At the risk of making an enormous generalization, I have mostly found that kids who grew up fully exposed to this sort of life are better adjusted and able to make more mature decisions at an earlier age than their more sheltered peers. I can think of two young women, in particular, who have been very articulate about how seeing adults do things (drink, smoke, sex, work) to excess made them much more wary of doing things to excess themselves once they got to college and out on their own.

Also I'm making a sincere and lifelong effort to not judge the parenting of others unless there's something genuinely wrong it -- not just that they have a different philosophy or were raised differently or read a different book. They have to be doing something demonstrably damaging to get me going.

This, this, a thousand times this. (I was just writing about that today, actually.) Here are my criteria for judging you as a parent: Is the child loved? Is the child safe? Everything else is window dressing.
posted by anastasiav at 8:19 AM on December 29, 2010 [12 favorites]


Rather, "Parenting tips from a teen who grew up going to festivals with her offbeat mama"?
Sorry, but no parent worth his/her salt needs a 17 year old to explain that sometimes a child's needs have to come before a parent's wants. That's bare-minimum parenting right there. I wonder what happened in her life to prompt that kind of advice to would-be "alternative" parents. Sad, sad, sad.
Are you suggesting that such admonitions would be out of place delivered to, say, workaholic materialistic yuppies in the suburbs? Indeed, it is sad, but not in any way specific to the burner/festie community. My parents' careers certainly took predominance over the personal development of LittleMrMoonPie, at least at times.

I've seen far, far more parental involvement and just simple unabashedly unselfconscious love for children expressed at Playa del Fuego than at Chuckie Cheese, or, hell, even the Girl Scout functions I've attended. I've seen every bit as much public intoxication at sporting events and my grandmother's basement as I've seen at Sunshine Daydreams Music Park.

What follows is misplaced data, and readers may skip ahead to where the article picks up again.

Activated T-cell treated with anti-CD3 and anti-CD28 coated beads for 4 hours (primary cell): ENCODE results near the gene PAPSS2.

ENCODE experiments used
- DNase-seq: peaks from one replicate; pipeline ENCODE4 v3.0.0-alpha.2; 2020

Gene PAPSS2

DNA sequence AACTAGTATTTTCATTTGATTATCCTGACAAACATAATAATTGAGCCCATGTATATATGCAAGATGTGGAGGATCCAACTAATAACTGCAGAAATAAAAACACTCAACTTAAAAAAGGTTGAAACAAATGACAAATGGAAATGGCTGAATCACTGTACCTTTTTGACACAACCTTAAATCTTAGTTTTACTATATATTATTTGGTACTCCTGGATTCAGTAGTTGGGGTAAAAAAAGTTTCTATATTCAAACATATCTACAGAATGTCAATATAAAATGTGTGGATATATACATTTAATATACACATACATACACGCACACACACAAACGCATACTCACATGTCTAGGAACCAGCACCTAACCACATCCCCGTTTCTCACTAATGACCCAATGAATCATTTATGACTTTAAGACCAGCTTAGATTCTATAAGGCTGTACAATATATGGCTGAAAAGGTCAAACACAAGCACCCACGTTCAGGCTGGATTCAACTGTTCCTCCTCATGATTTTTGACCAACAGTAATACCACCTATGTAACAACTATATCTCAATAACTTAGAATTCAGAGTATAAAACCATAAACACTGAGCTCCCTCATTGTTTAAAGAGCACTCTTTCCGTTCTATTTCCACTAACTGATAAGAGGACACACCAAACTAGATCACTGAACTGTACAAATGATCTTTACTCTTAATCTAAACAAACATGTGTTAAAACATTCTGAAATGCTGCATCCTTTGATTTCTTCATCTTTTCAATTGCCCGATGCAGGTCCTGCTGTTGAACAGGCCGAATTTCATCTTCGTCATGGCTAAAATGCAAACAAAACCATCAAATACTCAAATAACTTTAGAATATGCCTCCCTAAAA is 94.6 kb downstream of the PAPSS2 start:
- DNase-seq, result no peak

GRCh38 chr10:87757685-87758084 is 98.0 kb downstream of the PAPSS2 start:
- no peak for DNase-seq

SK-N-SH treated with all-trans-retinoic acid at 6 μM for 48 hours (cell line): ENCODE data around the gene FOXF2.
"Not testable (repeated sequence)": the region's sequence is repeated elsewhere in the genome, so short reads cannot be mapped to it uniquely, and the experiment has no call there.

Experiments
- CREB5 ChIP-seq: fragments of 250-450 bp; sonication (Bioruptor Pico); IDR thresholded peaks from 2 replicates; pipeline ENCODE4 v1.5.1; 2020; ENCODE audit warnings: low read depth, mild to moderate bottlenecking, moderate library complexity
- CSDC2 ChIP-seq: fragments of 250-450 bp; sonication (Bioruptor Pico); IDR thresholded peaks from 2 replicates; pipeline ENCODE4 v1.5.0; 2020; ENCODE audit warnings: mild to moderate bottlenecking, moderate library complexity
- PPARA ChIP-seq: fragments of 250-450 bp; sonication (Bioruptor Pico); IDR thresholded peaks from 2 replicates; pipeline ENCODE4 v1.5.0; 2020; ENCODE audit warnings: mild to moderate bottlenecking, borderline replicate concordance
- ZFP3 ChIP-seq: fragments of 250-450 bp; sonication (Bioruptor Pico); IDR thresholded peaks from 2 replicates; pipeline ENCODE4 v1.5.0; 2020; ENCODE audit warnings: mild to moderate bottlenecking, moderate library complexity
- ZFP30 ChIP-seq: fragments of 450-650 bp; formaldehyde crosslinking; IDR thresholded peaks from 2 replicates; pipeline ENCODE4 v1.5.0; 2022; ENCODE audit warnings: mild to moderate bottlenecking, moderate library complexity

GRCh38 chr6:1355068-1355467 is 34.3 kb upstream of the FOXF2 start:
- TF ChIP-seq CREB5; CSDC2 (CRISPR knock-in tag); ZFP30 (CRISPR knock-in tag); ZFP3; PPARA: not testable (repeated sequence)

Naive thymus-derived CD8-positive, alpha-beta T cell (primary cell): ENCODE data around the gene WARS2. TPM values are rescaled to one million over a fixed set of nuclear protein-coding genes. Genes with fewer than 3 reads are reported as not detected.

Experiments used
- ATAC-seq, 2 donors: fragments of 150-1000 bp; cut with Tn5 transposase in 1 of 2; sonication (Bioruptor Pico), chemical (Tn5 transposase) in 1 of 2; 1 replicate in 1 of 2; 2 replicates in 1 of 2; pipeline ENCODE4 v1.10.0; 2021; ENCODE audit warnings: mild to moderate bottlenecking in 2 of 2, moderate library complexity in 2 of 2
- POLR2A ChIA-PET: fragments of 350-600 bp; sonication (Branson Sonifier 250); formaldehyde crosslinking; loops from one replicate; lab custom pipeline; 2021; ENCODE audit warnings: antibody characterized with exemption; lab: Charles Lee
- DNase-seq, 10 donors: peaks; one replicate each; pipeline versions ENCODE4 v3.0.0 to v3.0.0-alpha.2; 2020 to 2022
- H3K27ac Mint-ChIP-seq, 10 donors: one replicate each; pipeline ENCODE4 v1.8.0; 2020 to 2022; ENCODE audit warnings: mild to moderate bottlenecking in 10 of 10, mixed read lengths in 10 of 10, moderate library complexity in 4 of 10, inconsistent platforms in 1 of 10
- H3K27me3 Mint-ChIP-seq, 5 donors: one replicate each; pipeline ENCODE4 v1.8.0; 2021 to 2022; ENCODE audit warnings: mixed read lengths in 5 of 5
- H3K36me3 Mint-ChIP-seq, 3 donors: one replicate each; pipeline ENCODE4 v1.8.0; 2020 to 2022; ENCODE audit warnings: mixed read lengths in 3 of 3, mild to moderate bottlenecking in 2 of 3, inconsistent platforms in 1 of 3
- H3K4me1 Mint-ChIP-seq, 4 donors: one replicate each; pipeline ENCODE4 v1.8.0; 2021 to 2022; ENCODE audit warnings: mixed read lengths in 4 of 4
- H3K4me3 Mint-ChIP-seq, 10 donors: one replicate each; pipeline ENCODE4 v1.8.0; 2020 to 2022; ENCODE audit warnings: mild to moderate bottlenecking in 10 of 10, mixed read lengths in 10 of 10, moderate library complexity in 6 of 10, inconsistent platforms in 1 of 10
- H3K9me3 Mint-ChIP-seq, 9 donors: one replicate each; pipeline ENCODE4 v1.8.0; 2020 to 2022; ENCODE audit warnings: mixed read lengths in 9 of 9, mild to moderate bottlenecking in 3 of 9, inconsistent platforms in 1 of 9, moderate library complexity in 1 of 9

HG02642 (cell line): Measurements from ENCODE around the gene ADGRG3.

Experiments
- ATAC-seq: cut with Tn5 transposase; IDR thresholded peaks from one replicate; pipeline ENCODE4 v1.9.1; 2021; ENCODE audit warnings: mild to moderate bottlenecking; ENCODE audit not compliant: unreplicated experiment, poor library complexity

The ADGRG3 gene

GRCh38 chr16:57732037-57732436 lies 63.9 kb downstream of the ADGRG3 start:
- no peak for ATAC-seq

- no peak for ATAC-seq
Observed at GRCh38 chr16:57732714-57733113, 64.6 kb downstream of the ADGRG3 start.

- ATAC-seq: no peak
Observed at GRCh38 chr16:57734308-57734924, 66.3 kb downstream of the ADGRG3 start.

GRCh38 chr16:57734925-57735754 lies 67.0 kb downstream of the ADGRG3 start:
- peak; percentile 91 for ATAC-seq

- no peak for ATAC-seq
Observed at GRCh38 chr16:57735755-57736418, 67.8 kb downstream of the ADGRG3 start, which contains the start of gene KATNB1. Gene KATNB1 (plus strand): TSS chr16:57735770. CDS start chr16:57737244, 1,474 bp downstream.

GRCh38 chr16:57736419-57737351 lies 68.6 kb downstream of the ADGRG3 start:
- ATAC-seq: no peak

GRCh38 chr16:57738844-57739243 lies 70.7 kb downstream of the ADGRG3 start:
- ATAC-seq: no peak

posted by MrMoonPie at 8:35 AM on December 29, 2010 [2 favorites]


I was too busy trying to process the contention, in the third paragraph, that objecting to your children doing illegal drugs is the SAME THING as thinking sex ed leads to pregnancy, to take very much from the rest of it.

I didn't have any trouble with this at all, although I guess the drugs I was thinking of were marijuana, hashish etc, and imagining that the children in question were at least teenagers. But as soon as I say this, I remember I was 11 the first time I went out of my way to get drunk (and alcohol is still the only drug that's ever actually poisoned me), barely 13 the first time I got stoned on marijuana, 16 the first time I did a psychedelic -- always as far away from a responsible adult as I could get.

Many kids have no desire to do drugs at an early age and good on 'em, but many do. In a sane culture, we wouldn't allow our preconceived notions of propriety to force them to do this secretly ...
posted by philip-random at 9:07 AM on December 29, 2010 [1 favorite]


There's something really sad about the bit where she explains how she got a food-work job at Burning Man so that she could save her mother the trouble of waiting in line. Maybe it's cliche in this situation, but it's clear that she really hasn't had anyone worrying about her needs quite enough, and spent most of her life worrying about someone else's.
posted by PhoBWanKenobi at 9:11 AM on December 29, 2010 [6 favorites]


it's clear that she really hasn't had anyone worrying about her needs quite enough, and spent most of her life worrying about someone else's.
Again, sad, yes, but not at all unique to the burner community.
posted by MrMoonPie at 9:22 AM on December 29, 2010